Tess is initially wary of the situation and smartly keeps Keith at a distance. However, after they share a bottle of wine, a cautious if friendly flirtation begins to play out. When they go to sleep, she goes to the bedroom and him to the couch. Everything seems normal. Later that night, Tess is awoken by what seems like something running through the house and Keith having night terrors. She awakens him to see what is going on and, getting no answers, goes back to bed. In the morning, Keith is gone but leaves a note saying that he will see her later that day after he goes to scout out a new location for his band to set up. This is when Tess gets her first good look at the neighborhood and discovers it is entirely abandoned except for their house. Every structure is on its last legs and there isn’t a soul in sight. She drives to the interview, which seemingly goes quite well, and then returns to gather her things. It is then that she discovers a secret room in the basement that will turn the entire film on its head.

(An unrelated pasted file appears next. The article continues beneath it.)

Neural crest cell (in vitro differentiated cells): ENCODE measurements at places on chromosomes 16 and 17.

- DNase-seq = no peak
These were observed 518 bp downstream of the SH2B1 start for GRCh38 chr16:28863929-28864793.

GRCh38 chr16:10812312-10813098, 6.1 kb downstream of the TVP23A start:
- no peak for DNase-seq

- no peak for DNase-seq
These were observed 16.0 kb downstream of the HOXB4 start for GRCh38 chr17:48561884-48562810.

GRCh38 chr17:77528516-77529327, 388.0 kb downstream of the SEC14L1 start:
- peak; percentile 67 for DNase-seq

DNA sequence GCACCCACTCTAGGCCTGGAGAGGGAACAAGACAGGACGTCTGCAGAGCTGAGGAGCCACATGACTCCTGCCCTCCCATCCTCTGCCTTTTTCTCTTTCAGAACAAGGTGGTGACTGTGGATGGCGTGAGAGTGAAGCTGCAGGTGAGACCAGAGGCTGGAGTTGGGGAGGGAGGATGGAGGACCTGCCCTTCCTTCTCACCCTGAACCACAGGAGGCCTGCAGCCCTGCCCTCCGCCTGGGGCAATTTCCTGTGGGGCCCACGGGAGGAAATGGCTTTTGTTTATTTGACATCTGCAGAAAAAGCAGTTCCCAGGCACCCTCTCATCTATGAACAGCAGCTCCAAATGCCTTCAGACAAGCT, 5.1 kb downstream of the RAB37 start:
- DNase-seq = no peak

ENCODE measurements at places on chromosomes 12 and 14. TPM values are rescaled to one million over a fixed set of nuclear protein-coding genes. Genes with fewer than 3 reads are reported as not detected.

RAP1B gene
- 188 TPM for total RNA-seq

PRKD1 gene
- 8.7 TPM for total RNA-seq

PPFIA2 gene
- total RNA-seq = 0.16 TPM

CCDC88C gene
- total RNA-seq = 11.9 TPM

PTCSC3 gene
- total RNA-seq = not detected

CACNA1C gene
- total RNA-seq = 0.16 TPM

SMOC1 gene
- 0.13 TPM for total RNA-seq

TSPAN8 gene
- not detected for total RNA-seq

That is about all that should be shared about the story to preserve the air of uncertainty that is when the film is at its best. There is a palpable sense of peril to the scenes of discovery where Tess tries to get her bearings. Kregger makes use of playful inserts and what are almost gags of doors repeatedly closing behind her. Initially, the camera is more fluid and focused before being thrown into chaos when the truth catches up with her. This is all brought to life with a commanding hand by cinematographer Zach Kuperstein, whose previous outstanding work on 2019’s similarly confined horror The Vigil is realized here as well. The score by composer Anna Drubich is also well-utilized, almost feeling like a riff on Carpenter before plunging deeper into sonic darkness. It is by their craft that we are immersed.